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  • Malnutrition in SARS-CoV-2 infected patients
    An outbreak of viral pneumonia was reported in Wuhan, China, at the end of December 2019, and subsequent sample analyses discovered the involvement of a new strain of coronavirus (SARS-CoV-2), which belongs to the same family of single-stranded enveloped RNA viruses that caused the emergences of SARS-CoV in 2003 and MERS-CoV in 2012. Symptoms of COVID-19 (SARS-CoV-2 syndrome) may occur within 2–14 days after exposure and can lead to difficulties in cilium beating of airway cells and to alveolar damage. Infected patients experience mild to severe manifestations, such as fever, dry cough, dyspnoea, abdominal pain, and diarrhea. Most cases resolve rapidly, but the infection can still be fatal in about 3% of cases. Much like MERS or the coronavirus that infects pigs, the enteric affections can be prominent, possibly leading to the loss of absorptive potential. Just a few weeks after its discovery, the COVID-19 has been considered a serious worldwide threat. Preliminary data suggest that male older adults and subjects with immune dysfunctions might be more susceptible to the worse viral disease, but there is a need to further investigate the virulence factors. One of the factors most discussed is the malnutritional status of the host, but most of the beliefs are anecdotal. The dataset was used to write the article "The Malnutritional Status of the Host as a Virulence Factor for New Coronavirus SARS-CoV-2", which was published by the Journal Frontiers in Medicine in 2020.
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  • Host dysosmia in SARS-CoV-2 infection
    The respiratory condition COVID-19 arises in a human host upon the infection with SARS-CoV-2, a coronavirus that was first acknowledged in Wuhan, China, at the end of December 2019 after its outbreak of viral pneumonia. The full-blown COVID-19 can lead, in susceptible individuals, to premature death because of the massive viral proliferation, hypoxia, misdirected host immunoresponse, microthrombosis, and drug toxicities. Alike other coronaviruses, SARS-CoV-2 has a neuroinvasive potential, which may be associated with early neurological symptoms. In the past, the nervous tissue of patients infected with other coronaviruses was shown to be heavily infiltrated. Patients with SARS-CoV-2 commonly report dysosmia, which has been related to the viral access in the olfactory bulb. However, this early symptom may reflect the nasal proliferation that should not be confused with the viral access in the central nervous system of the host, which can instead be allowed by means of other routes for spreading in most of the neuroanatomical districts. The dataset was used to write the hypothesis "Disentangling the Hypothesis of Host Dysosmia and SARS-CoV-2: The Bait Symptom That Hides Neglected Neurophysiological Routes", which was published by the Journal Frontiers in Physiology in 2020.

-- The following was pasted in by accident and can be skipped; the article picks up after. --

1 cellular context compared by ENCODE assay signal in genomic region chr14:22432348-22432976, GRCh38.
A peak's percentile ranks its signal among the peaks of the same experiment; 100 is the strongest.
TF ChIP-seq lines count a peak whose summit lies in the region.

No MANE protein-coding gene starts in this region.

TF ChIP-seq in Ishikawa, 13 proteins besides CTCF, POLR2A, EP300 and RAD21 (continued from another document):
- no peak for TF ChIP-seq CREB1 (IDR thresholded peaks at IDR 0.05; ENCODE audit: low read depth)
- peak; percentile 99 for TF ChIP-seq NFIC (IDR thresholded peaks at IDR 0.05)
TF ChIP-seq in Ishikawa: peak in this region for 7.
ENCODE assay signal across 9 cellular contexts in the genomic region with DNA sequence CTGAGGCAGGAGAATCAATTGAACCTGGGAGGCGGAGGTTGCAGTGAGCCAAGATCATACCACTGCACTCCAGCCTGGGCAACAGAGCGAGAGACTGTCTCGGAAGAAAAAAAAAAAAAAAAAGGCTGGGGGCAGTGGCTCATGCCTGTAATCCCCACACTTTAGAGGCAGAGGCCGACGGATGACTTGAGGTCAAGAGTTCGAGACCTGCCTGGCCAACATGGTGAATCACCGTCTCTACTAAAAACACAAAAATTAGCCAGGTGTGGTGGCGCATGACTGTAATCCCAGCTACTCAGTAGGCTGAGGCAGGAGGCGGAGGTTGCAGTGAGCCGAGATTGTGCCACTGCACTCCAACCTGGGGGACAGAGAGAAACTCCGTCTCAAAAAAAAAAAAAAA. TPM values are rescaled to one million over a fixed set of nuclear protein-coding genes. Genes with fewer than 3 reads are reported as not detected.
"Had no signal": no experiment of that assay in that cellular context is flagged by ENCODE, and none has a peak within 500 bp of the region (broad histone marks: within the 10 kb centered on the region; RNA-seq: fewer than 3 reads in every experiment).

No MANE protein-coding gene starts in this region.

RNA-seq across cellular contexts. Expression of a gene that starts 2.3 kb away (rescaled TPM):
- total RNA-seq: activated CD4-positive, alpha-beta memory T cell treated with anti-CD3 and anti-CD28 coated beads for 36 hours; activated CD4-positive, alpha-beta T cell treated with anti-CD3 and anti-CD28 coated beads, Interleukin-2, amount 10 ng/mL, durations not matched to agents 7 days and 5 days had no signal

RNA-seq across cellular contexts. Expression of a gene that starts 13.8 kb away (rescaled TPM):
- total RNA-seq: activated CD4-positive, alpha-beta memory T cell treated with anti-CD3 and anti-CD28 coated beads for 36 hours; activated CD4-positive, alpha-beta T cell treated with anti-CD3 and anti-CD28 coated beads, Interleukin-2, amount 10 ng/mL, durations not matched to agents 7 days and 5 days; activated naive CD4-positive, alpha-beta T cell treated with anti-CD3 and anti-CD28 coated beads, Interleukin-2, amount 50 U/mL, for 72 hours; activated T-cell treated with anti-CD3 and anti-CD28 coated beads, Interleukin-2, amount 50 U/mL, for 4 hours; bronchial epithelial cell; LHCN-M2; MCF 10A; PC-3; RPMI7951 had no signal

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  • COVID-19 isolation and frailty
    In the post-COVID-19 era, the saturation of health services may only be the tip of the iceberg in relation to the restriction-derived burden of frailty. During confinement, the diminished state of resilience in elderly people may have worsened all age-associated conditions, such as a mild high blood pressure, glucose intolerance, basal immune dysfunction, inflammaging, and mental liability with anxiety-depressive traits. The dynamics of “frailty” renders its transition to a worse level more common than improvement, and this COVID-19 pandemic may have spin the loop of a decline of decreasing functional ability, increasing frailty, greater risk of traumatic falls, and higher hospital admissions for fragility fractures in the near future. The dataset was used to write the opinion article "Consequences for the Elderly After COVID-19 Isolation: FEaR (Frail Elderly amid Restrictions)", which was published by the Journal Frontiers in Psychology in 2020. It has been also used for the research article "How SARS-CoV-2 Pandemic Changed Traumatology and Hospital Setting: An Analysis of 498 Fractured Patients", published in 2021 by the Journal of Clinical Medicine.
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  • Study of Ras Mutations’ Prognostic Value in Metastatic Colorectal Cancer: STORIA Analysis